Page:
9 Afrikaans short films to stream for bite-sized entertainmentBrowse all movies
Clocking in under 60 minutes, short films are charged with crafting compelling characters, immersing you in their worlds and creating emotional resonance with absolute efficiency when it comes to filmmaking and storytelling.
Running the length of a TV episode, yet packed with enough story for a feature film, these productions have to be short, sharp and streetwise. Showcasing the next generation of local filmmakers, from nostalgic comedy drama to brooding suspenseful thrillers, here’s a selection of homegrown Afrikaans language short films now available to stream on Showmax.
When she loses her job at a salon, an alcoholic mother finds herself at risk of returning to old ways in Op Straat (On the Street). Struggling to get her life back on track to help look after family, dark secrets threaten to overwhelm them all. This gritty and layered coming-of-age crime drama hovers on the line between running the proverbial rat race and falling into a state of homelessness.
A steady spiral about a mother’s disintegration, Op Straat colours its taut atmosphere with both heartrending and uplifting moments of humanity through forgiveness and healing. Directed by Nicola Hanekom (Cut-Out Girls), this intense and vivid tale features nuanced performances with a solid lead in Amalia Uys (Sy Klink Soos Lente), who’s ably supported by Andre Odendaal and Izel Bezuidenhout.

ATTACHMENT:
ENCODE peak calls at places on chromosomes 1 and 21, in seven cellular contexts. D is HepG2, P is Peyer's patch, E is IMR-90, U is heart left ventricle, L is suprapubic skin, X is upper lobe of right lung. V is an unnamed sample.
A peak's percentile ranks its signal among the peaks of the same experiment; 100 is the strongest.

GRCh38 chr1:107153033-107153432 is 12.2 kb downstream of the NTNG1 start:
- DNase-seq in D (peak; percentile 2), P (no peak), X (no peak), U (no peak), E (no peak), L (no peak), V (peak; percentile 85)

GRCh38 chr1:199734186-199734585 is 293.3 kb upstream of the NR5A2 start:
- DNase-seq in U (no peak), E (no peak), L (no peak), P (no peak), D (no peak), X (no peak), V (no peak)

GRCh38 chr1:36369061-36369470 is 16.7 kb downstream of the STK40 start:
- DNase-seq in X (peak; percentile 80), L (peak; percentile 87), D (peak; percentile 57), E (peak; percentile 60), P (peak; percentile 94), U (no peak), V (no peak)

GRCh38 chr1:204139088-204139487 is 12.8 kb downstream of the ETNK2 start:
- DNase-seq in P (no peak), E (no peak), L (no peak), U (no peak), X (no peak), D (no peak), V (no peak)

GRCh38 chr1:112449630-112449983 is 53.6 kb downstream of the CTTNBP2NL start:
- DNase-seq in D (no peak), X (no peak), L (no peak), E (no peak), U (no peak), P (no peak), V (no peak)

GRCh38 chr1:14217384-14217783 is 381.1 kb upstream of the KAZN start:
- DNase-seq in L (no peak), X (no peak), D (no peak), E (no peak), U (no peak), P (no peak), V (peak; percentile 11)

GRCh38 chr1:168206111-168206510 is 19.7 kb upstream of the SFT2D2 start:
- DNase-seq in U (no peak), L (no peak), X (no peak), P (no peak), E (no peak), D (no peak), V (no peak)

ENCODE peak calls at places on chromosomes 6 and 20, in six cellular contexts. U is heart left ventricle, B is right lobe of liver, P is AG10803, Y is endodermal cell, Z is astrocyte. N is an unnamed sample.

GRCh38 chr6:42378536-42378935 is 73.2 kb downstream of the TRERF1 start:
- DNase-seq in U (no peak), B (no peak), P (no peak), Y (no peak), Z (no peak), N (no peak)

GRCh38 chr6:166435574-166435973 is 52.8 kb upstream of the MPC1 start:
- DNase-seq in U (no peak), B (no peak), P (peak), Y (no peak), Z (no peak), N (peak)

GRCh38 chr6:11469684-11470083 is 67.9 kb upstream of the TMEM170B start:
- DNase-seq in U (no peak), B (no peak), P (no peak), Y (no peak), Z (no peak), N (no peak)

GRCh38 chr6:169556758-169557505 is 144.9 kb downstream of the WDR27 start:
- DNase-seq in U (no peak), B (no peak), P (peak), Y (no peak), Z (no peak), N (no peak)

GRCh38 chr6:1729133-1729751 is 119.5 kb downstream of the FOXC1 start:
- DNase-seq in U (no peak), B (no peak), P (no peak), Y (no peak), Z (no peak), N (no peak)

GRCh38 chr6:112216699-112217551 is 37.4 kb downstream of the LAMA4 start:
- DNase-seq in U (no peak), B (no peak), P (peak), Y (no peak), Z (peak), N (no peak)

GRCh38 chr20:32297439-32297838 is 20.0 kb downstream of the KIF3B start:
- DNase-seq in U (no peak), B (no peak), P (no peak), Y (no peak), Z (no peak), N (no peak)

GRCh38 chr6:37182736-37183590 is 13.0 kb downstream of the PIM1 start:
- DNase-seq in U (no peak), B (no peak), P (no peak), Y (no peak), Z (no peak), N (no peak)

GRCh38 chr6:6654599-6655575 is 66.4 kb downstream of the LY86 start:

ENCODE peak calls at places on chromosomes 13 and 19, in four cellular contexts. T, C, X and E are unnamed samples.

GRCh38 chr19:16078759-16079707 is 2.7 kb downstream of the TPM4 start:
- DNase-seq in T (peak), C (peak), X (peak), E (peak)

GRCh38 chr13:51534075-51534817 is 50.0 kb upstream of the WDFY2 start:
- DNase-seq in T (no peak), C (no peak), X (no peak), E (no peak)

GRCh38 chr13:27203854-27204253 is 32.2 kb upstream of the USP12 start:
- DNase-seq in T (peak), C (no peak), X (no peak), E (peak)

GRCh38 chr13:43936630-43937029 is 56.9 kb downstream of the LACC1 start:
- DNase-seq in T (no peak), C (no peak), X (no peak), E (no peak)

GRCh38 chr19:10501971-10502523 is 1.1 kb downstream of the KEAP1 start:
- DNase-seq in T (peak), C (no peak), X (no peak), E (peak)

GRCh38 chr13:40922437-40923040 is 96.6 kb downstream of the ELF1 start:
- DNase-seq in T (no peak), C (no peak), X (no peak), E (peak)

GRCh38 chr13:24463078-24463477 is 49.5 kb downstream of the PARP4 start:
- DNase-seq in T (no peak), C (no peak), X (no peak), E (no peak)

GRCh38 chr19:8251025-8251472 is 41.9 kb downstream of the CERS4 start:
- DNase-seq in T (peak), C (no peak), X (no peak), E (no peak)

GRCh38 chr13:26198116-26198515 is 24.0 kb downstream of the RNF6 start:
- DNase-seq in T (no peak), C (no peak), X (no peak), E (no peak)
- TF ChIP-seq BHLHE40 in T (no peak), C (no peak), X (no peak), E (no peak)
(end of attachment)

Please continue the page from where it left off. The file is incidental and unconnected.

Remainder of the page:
Op Soek na Reënboë (In Search of Rainbows) is a nuanced and sentimental marriage portrait drama about a crisis of faith. This moving story about love and loss captures snapshots of a married couple’s journey as a farmer puts everything on the line in order to yield a crop and his wife struggles with her tendency to overprotect their only son.
Written and directed by Stefan Enslin, Op Soek na Reënboë is a timely drama that echoes Faith Like Potatoes with its hopeful message. Driven by artful filmmaking and thoughtful storytelling, it’s brought home by earnest performances from Gerhard Steyn (Reyka) and Izel Bezuidenhout (Flatland).